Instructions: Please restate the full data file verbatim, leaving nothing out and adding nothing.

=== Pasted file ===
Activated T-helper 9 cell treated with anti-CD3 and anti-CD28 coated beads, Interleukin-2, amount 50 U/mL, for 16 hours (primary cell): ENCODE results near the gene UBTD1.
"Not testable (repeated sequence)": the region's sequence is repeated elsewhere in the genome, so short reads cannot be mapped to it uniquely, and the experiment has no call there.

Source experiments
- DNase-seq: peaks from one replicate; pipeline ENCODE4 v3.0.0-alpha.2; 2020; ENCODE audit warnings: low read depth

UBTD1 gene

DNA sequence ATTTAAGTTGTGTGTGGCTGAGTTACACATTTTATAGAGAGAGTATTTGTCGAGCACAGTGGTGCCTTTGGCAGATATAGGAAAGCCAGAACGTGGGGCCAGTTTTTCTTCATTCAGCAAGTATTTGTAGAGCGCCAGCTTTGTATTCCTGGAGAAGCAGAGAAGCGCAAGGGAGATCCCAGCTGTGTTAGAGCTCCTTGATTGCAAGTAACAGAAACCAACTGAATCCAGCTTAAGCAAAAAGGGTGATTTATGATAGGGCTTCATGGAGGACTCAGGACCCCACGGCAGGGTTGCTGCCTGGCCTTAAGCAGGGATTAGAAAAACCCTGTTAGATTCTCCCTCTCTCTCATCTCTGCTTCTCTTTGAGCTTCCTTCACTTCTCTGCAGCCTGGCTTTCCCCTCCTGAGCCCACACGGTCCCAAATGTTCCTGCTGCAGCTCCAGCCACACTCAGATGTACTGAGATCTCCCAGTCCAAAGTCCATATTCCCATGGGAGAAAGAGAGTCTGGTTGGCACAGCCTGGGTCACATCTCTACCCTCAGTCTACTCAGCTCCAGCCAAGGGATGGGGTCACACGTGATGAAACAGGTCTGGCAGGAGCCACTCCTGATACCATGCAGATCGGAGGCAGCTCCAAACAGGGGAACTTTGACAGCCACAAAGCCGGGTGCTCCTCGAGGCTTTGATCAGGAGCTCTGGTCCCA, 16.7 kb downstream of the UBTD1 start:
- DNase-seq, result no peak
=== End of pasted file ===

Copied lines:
Activated T-helper 9 cell treated with anti-CD3 and anti-CD28 coated beads, Interleukin-2, amount 50 U/mL, for 16 hours (primary cell): ENCODE results near the gene UBTD1.
"Not testable (repeated sequence)": the region's sequence is repeated elsewhere in the genome, so short reads cannot be mapped to it uniquely, and the experiment has no call there.

Source experiments
- DNase-seq: peaks from one replicate; pipeline ENCODE4 v3.0.0-alpha.2; 2020; ENCODE audit warnings: low read depth

UBTD1 gene

DNA sequence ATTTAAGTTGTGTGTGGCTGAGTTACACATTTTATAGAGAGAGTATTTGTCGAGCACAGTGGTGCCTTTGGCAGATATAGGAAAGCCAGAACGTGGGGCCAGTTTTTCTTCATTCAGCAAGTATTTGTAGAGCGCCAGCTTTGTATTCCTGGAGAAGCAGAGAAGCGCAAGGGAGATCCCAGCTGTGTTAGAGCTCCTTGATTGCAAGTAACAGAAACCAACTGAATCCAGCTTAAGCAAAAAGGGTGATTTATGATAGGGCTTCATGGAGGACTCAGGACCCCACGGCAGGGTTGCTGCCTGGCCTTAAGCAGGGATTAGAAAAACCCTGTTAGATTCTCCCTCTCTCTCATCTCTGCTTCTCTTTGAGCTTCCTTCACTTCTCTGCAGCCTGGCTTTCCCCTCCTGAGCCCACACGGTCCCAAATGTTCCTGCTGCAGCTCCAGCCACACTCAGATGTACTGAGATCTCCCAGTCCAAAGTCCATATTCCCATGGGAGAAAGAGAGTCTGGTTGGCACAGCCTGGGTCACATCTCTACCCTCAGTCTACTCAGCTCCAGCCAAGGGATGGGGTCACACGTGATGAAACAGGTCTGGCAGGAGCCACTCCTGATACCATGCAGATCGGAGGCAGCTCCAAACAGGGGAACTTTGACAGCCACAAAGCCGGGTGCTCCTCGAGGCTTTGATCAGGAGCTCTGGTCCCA, 16.7 kb downstream of the UBTD1 start:
- DNase-seq, result no peak